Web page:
Destination: Lake Michigan
Book: A Walk on the Beach: One Woman’s Trek of the Perimeter of Lake Michigan, (NEW 5/2011) by Loreen Niewenhuis.
Just a little lakeside stroll–a stroll on steroids. Loreen Niewenhuis‘ stroll, detailed in the travel memoir A 1000-Mile Walk on the Beach, took six months to complete because although she walked a total of 64 days, she took a few breaks along the way.
When I review a travel book I try to focus on that book alone. But as I read about the 1000-mile walk (taken in segments) I could not help comparing it to the continuous five-year, 14,000 mile walk of Polly Letofsky. At the Tucson Festival of Books, I heard Letofsky talk about her book, 3 MPH, so that longer walk was fresh in my mind.
Faced with a midlife crisis, Polly Letofsky aimed to fulfill a childhood dream of walking around the world and she was motivated to raise awareness of breast cancer along the way. Also motivated by mid-life angst, Niewenhuis sets out to challenge herself and to feel in her core the lake she has loved since childhood, Lake Michigan. Once she starts, she also discovers a mission to inspire people to take better care of this American treasure. Her book became an ecology lesson along with adventure travel memoir.
Starting in Chicago and keeping the lake on her left meant covering the most industrialized part of the shore early in her journey. We become familiar with a complex route that has to skirt smoke-belching, waste-spewing factories and circle around nuclear power plants before it can become a scenic route beside and over sand dunes or thickets of trees.
After hearing about a 14,000-mile walk this 1000-mile trek might sound downright wimpy, but of course it isn’t. The farthest I ever walked in a day was 13 miles–up a mountain in northern Arizona, mostly on well-marked pine needle-cushioned paths. Niewenhuis has to clamber over rocks, find a way around icy streams and calculate when good sense calls for heading inland for a spell. Understandably, she becomes obsessed with distance covered. One day when a friend is walking with her, a dog runs up and befriends the two. The friend knows the owners and makes a cell phone call, then announces they should return the dog to its owners. “They live real close…a quarter mile or so, and then up a big hill.” Niewenhuis thinks:
“These sentences have many bad words in them: a quarter mile the wrong way, up a big hill. Better words: right over there, the way we’re heading and down that hill, right by the lake and she told me where she keeps the gourmet chocolate.”
These humorous reflections and her conversational tone make the writer seem like someone you’d like to get to know–perhaps someone you’d even like to go for a walk with. But the book is not all about her and her feelings (a travel writer trait I regularly deplore in these posts). She is an experienced writer and good reporter. She explains the myriad environmental challenges with intelligence and backs up her personal observations with plenty of hard facts.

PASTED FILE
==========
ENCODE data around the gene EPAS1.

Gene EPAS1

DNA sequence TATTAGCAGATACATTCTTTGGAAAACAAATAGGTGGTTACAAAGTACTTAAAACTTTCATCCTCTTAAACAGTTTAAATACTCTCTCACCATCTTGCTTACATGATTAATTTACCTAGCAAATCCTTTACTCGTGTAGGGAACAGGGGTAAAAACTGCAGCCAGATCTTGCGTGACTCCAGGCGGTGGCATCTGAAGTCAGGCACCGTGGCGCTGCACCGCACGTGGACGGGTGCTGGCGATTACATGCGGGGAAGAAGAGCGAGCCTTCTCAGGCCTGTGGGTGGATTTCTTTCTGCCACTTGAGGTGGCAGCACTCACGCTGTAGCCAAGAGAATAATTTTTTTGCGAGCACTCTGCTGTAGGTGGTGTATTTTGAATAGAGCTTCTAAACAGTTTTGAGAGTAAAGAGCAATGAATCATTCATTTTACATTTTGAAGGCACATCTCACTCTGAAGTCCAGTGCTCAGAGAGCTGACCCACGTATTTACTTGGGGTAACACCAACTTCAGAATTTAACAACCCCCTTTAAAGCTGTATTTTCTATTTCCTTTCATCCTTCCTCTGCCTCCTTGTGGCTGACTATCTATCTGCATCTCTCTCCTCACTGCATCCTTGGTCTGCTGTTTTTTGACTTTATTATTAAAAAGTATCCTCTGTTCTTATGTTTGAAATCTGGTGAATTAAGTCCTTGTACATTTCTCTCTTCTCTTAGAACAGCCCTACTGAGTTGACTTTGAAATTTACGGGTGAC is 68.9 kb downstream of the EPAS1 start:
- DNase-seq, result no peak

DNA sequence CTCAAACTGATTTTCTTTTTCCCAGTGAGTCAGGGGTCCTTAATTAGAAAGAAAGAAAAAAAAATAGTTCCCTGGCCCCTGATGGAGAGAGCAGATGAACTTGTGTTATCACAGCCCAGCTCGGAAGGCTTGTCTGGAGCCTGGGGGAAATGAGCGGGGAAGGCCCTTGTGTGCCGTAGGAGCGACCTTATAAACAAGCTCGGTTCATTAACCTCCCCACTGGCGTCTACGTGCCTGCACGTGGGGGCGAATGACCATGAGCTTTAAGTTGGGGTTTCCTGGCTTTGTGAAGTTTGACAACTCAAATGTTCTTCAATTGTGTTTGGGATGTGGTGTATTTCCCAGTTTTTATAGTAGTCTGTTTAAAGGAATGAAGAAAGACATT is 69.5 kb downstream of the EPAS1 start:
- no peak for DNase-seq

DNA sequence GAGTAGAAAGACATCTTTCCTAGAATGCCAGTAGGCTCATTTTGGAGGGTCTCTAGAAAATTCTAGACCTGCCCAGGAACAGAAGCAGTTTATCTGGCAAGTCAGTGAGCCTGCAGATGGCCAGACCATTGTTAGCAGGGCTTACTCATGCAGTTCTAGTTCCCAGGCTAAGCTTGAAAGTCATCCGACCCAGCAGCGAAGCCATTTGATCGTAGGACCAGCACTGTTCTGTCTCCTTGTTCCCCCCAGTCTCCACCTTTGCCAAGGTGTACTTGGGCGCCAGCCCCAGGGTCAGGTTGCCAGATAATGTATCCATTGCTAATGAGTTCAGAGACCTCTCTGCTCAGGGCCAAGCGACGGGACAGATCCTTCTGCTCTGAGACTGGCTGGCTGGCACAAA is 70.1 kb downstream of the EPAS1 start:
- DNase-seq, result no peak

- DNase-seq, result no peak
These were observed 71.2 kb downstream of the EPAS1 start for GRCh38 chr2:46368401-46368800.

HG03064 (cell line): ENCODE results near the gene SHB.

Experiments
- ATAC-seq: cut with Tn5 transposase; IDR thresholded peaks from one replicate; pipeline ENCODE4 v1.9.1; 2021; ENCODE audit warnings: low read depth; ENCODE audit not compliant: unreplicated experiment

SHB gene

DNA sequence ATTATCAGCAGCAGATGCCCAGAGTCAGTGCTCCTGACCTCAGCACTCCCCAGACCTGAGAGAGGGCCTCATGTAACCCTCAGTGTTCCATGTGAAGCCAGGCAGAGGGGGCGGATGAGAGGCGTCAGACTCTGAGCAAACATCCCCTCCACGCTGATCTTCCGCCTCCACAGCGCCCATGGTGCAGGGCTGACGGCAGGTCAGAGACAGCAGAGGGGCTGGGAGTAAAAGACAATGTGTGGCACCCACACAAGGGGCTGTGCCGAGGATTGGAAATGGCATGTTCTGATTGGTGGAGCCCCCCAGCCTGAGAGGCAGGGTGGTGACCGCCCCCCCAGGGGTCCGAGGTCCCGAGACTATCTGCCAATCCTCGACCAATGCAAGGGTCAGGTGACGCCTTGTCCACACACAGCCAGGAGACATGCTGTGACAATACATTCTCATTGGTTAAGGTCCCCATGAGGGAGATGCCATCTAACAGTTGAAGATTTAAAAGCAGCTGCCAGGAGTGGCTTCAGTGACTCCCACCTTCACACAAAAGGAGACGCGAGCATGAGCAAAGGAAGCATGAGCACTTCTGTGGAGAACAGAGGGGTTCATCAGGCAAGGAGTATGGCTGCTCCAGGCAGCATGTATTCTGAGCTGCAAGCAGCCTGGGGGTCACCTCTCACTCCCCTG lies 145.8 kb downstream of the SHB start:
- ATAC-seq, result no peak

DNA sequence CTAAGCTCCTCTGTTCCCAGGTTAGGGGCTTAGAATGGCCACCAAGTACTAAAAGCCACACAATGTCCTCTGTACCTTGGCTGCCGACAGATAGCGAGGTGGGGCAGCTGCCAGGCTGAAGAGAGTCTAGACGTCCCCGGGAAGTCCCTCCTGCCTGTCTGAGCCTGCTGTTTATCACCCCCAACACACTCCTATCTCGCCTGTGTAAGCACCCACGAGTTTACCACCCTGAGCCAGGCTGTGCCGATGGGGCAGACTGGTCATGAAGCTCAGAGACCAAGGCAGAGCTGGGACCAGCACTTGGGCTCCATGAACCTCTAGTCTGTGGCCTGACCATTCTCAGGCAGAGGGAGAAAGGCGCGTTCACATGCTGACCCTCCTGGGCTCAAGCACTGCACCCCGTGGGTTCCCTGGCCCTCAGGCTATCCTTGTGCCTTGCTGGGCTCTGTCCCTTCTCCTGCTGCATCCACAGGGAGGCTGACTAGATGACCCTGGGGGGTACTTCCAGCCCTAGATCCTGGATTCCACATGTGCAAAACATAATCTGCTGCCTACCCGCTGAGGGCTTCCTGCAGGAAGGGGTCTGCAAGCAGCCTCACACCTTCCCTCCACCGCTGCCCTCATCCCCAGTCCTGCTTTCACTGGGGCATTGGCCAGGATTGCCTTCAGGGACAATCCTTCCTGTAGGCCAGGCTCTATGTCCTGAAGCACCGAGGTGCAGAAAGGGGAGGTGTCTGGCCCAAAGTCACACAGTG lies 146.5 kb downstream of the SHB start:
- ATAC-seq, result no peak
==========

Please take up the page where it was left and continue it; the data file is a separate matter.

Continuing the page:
The book puts in perspective the enormous effort that will be needed to restore the Great Lakes to their once pristine state. Interestingly, the author emphasizes the personal motivational side of the book and I did not believe it succeeded as well at that task. Her insights about herself and what the walk accomplished for her life seemed unoriginal and predictable. “Life should be an adventure.” “Life your life as an adventure.” “Launch out on an adventure to find yourself.”
Perhaps it comes from my distrust of cheery “you can be anything” motivational pep talks, but I much preferred the parts of the book where we learned about the people who live and work around the lake and the impact of human activity on the great national treasure of the Great Lakes.
A step-by-step retracing of a journey could easily become flat and repetitive, but Niewenhuis rescues A 1000-Mile Walk on the Beach with her humor. She also knows when to tell a detailed story and when to skip ahead for a few days. My only criticism is that I would like to have seen more detailed maps. The only map, which appears on the back cover, shows the outline of the lake and start and stop points for each of the segments she mapped out. But that does not explain where the towns are that she stopped in, how the highways related to her path, and where parks and preserves begin and end–all information that would be useful for someone who wants to replicate any part of her walk.
Although the book lacks photos, you can find some at her web site . For anyone who knows and loves Lake Michigan, or another of the Great Lakes, or for anyone who wants to travel in the Great Lakes region, this is a good addition to the travel library.
If you want more reading material, she suggests important books in a bibliography. For those who get interested in the environmental issues, she lists organizations to contact. She also includes a list of bookstores she visited along the way–an unusual addition, but important to writers and book fiends like you and me, right? The author sent me this book for review, and I will be happy to pass it on to a reader who leaves a comment telling me what their own favorite long walk has been. The Photos are from the author’s web site. You might also want to read about a different book on a road trip around the Great Lakes. (And if you are curious about the 14,000- mile trip, you can check out Polly Letofsky’s adventure or her book web site.) So tell us about your own long walk.
Which of my readers has gone the farthest?